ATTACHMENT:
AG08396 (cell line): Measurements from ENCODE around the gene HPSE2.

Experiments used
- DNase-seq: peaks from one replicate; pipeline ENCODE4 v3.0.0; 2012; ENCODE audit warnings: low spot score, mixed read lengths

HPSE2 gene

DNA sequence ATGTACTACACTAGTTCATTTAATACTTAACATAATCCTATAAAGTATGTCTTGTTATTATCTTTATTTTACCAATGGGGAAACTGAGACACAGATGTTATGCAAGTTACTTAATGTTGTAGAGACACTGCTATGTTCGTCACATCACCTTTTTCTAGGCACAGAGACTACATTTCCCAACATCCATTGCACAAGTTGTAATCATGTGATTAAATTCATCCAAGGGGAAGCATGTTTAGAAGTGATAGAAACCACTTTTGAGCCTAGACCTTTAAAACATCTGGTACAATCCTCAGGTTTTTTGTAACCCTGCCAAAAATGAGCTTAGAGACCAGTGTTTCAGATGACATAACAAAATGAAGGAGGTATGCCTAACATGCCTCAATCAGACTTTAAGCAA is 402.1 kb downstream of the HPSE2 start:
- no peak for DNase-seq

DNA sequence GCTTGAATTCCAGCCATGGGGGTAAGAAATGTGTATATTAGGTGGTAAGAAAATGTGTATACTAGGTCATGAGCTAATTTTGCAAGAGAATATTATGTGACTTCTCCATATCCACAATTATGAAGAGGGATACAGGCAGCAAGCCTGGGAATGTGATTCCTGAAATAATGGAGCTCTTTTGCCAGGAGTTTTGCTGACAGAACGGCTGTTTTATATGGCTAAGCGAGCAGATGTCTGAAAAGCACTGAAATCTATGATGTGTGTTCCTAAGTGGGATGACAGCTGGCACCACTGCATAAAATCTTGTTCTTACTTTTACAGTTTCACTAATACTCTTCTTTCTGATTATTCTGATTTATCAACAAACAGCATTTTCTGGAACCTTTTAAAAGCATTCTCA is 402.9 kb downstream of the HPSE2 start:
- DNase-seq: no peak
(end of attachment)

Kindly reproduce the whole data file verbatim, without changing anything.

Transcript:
AG08396 (cell line): Measurements from ENCODE around the gene HPSE2.

Experiments used
- DNase-seq: peaks from one replicate; pipeline ENCODE4 v3.0.0; 2012; ENCODE audit warnings: low spot score, mixed read lengths

HPSE2 gene

DNA sequence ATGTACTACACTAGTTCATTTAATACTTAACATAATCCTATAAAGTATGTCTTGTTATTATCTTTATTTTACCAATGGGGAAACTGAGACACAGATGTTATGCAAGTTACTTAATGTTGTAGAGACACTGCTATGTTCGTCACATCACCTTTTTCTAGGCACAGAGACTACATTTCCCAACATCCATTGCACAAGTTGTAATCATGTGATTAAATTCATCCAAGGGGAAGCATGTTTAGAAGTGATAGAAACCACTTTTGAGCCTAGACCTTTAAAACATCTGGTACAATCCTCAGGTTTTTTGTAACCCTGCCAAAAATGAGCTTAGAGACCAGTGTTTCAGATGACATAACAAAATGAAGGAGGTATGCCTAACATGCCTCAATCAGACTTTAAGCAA is 402.1 kb downstream of the HPSE2 start:
- no peak for DNase-seq

DNA sequence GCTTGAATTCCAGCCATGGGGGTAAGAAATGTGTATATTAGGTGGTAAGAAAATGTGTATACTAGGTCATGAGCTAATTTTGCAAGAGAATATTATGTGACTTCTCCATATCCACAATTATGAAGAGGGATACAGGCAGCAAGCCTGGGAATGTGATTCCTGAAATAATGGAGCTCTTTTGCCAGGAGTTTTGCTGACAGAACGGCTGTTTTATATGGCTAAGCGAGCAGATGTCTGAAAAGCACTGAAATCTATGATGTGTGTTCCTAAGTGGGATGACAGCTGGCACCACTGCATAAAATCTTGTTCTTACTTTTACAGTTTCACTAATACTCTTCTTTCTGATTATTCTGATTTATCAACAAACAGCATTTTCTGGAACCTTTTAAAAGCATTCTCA is 402.9 kb downstream of the HPSE2 start:
- DNase-seq: no peak